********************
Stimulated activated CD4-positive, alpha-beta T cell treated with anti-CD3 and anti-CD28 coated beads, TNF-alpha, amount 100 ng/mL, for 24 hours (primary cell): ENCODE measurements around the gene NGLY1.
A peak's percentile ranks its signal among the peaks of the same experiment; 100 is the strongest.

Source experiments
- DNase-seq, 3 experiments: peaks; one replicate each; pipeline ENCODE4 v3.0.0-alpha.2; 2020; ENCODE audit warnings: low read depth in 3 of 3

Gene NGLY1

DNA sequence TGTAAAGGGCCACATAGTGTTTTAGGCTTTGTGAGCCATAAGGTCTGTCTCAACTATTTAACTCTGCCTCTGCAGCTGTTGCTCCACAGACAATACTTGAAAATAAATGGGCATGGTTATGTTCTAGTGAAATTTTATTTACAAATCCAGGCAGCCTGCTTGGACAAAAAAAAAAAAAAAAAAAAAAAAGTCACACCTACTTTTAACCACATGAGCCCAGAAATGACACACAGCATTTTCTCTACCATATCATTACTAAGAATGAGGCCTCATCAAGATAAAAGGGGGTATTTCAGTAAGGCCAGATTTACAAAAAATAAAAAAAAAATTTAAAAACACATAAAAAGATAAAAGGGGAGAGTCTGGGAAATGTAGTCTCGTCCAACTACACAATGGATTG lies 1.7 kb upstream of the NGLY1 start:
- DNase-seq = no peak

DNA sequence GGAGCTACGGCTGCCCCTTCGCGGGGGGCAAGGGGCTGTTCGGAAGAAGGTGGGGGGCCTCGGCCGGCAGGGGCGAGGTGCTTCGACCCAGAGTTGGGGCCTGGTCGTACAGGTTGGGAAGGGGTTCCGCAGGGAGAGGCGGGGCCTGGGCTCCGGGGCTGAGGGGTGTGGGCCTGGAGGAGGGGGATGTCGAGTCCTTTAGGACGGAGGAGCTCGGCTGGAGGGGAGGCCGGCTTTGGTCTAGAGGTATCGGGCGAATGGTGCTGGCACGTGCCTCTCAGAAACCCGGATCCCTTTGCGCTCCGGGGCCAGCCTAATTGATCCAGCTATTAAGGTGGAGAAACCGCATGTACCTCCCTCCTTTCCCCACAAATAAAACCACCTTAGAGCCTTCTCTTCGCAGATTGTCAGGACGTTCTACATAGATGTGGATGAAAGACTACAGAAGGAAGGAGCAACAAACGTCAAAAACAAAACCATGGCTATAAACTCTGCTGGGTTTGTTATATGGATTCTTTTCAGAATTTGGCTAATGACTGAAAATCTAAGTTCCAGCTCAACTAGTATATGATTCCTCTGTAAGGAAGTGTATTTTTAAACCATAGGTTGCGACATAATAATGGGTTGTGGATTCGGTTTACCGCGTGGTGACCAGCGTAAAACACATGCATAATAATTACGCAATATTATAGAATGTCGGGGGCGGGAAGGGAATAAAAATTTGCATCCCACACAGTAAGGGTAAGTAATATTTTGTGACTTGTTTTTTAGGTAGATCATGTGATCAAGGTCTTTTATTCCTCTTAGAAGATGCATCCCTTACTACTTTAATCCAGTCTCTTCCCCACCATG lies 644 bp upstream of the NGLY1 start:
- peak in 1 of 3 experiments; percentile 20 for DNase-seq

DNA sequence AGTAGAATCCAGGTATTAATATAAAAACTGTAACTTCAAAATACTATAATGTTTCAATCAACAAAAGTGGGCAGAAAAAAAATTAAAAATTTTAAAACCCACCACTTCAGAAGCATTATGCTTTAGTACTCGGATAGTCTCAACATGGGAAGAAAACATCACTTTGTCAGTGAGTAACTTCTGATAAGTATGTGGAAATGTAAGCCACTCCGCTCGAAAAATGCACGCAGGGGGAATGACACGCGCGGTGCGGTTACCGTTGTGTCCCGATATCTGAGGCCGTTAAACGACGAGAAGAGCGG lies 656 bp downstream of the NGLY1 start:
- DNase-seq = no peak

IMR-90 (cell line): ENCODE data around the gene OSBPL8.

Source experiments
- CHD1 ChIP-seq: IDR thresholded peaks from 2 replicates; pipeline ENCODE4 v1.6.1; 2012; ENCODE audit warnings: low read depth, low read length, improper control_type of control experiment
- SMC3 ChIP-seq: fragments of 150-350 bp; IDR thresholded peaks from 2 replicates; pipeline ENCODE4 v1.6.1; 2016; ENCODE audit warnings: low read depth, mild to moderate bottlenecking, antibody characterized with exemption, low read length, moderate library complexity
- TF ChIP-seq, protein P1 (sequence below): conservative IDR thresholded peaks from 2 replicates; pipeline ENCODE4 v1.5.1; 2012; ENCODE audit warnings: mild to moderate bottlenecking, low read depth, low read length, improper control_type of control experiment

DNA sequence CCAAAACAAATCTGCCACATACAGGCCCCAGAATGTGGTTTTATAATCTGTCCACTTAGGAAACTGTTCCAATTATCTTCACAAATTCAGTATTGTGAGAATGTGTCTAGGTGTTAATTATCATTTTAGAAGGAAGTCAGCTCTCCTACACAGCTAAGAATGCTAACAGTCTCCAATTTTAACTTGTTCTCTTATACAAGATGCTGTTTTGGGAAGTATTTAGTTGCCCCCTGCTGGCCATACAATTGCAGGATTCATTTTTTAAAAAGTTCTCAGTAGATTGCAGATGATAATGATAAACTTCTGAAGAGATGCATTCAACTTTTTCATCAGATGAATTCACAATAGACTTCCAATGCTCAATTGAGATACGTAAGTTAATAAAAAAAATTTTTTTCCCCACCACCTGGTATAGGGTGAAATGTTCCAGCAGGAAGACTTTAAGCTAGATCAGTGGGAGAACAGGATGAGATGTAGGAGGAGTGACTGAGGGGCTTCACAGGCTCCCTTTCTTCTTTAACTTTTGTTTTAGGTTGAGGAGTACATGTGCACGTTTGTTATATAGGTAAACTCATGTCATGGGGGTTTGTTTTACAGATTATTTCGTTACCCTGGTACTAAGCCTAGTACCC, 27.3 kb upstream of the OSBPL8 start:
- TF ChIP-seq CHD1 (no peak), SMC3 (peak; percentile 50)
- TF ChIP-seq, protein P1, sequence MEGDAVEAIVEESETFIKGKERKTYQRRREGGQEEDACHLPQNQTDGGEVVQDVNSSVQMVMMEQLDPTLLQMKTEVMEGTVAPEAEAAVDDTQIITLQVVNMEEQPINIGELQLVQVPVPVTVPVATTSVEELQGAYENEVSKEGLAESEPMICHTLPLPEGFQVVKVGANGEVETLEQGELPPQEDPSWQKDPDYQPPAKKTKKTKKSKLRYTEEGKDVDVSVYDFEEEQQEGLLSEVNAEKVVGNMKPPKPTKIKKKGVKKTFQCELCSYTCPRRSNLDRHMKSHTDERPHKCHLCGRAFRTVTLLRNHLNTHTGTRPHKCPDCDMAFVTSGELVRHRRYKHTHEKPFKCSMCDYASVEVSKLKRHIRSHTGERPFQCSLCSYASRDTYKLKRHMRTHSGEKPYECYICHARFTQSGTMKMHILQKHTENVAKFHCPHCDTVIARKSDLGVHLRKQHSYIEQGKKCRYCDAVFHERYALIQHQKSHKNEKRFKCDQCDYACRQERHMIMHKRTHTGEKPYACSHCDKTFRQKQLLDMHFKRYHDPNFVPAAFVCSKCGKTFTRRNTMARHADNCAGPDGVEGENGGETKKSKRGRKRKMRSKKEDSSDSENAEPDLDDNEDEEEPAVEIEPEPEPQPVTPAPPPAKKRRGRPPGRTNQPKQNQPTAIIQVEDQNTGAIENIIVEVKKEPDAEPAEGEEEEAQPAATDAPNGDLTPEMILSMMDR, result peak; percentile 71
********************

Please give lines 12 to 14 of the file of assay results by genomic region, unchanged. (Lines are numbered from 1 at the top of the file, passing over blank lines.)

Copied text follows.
IMR-90 (cell line): ENCODE data around the gene OSBPL8.

Source experiments
- CHD1 ChIP-seq: IDR thresholded peaks from 2 replicates; pipeline ENCODE4 v1.6.1; 2012; ENCODE audit warnings: low read depth, low read length, improper control_type of control experiment